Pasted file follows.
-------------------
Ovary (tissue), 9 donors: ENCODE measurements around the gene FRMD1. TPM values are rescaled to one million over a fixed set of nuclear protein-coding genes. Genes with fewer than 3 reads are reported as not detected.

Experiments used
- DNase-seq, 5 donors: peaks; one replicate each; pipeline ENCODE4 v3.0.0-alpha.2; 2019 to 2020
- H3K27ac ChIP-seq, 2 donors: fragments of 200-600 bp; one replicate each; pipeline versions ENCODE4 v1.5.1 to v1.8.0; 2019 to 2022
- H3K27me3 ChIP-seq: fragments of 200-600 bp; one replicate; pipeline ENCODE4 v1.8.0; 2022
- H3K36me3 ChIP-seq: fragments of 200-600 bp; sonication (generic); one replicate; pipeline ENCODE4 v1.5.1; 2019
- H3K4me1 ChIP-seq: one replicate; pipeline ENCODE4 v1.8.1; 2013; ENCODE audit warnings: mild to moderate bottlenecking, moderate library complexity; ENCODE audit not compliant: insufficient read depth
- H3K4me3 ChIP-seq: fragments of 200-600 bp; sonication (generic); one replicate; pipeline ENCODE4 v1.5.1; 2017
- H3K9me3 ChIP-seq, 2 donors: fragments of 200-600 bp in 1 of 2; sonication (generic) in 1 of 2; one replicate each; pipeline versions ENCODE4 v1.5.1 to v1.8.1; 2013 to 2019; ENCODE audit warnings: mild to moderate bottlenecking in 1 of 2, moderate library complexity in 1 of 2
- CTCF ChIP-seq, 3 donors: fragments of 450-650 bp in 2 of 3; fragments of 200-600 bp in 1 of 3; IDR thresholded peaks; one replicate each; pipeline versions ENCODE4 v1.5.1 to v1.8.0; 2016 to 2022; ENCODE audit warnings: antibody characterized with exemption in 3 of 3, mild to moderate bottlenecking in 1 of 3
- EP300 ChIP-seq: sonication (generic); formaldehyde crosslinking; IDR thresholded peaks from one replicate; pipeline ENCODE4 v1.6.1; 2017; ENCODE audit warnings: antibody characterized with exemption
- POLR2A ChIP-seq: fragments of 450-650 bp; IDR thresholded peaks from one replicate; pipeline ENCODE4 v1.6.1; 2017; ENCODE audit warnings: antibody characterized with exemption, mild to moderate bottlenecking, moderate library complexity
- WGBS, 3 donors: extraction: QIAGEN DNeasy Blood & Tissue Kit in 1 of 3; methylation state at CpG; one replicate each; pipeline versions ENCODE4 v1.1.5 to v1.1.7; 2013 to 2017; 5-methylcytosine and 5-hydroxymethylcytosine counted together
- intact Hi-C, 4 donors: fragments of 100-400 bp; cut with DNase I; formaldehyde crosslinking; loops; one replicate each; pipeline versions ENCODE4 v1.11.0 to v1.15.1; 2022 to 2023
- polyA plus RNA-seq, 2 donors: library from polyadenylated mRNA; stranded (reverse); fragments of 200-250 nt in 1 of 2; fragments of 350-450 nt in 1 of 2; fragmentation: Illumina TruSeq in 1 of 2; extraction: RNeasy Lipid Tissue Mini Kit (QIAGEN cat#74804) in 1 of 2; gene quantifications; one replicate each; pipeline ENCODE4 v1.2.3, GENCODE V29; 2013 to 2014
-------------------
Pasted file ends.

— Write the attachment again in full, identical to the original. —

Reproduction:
Ovary (tissue), 9 donors: ENCODE measurements around the gene FRMD1. TPM values are rescaled to one million over a fixed set of nuclear protein-coding genes. Genes with fewer than 3 reads are reported as not detected.

Experiments used
- DNase-seq, 5 donors: peaks; one replicate each; pipeline ENCODE4 v3.0.0-alpha.2; 2019 to 2020
- H3K27ac ChIP-seq, 2 donors: fragments of 200-600 bp; one replicate each; pipeline versions ENCODE4 v1.5.1 to v1.8.0; 2019 to 2022
- H3K27me3 ChIP-seq: fragments of 200-600 bp; one replicate; pipeline ENCODE4 v1.8.0; 2022
- H3K36me3 ChIP-seq: fragments of 200-600 bp; sonication (generic); one replicate; pipeline ENCODE4 v1.5.1; 2019
- H3K4me1 ChIP-seq: one replicate; pipeline ENCODE4 v1.8.1; 2013; ENCODE audit warnings: mild to moderate bottlenecking, moderate library complexity; ENCODE audit not compliant: insufficient read depth
- H3K4me3 ChIP-seq: fragments of 200-600 bp; sonication (generic); one replicate; pipeline ENCODE4 v1.5.1; 2017
- H3K9me3 ChIP-seq, 2 donors: fragments of 200-600 bp in 1 of 2; sonication (generic) in 1 of 2; one replicate each; pipeline versions ENCODE4 v1.5.1 to v1.8.1; 2013 to 2019; ENCODE audit warnings: mild to moderate bottlenecking in 1 of 2, moderate library complexity in 1 of 2
- CTCF ChIP-seq, 3 donors: fragments of 450-650 bp in 2 of 3; fragments of 200-600 bp in 1 of 3; IDR thresholded peaks; one replicate each; pipeline versions ENCODE4 v1.5.1 to v1.8.0; 2016 to 2022; ENCODE audit warnings: antibody characterized with exemption in 3 of 3, mild to moderate bottlenecking in 1 of 3
- EP300 ChIP-seq: sonication (generic); formaldehyde crosslinking; IDR thresholded peaks from one replicate; pipeline ENCODE4 v1.6.1; 2017; ENCODE audit warnings: antibody characterized with exemption
- POLR2A ChIP-seq: fragments of 450-650 bp; IDR thresholded peaks from one replicate; pipeline ENCODE4 v1.6.1; 2017; ENCODE audit warnings: antibody characterized with exemption, mild to moderate bottlenecking, moderate library complexity
- WGBS, 3 donors: extraction: QIAGEN DNeasy Blood & Tissue Kit in 1 of 3; methylation state at CpG; one replicate each; pipeline versions ENCODE4 v1.1.5 to v1.1.7; 2013 to 2017; 5-methylcytosine and 5-hydroxymethylcytosine counted together
- intact Hi-C, 4 donors: fragments of 100-400 bp; cut with DNase I; formaldehyde crosslinking; loops; one replicate each; pipeline versions ENCODE4 v1.11.0 to v1.15.1; 2022 to 2023
- polyA plus RNA-seq, 2 donors: library from polyadenylated mRNA; stranded (reverse); fragments of 200-250 nt in 1 of 2; fragments of 350-450 nt in 1 of 2; fragmentation: Illumina TruSeq in 1 of 2; extraction: RNeasy Lipid Tissue Mini Kit (QIAGEN cat#74804) in 1 of 2; gene quantifications; one replicate each; pipeline ENCODE4 v1.2.3, GENCODE V29; 2013 to 2014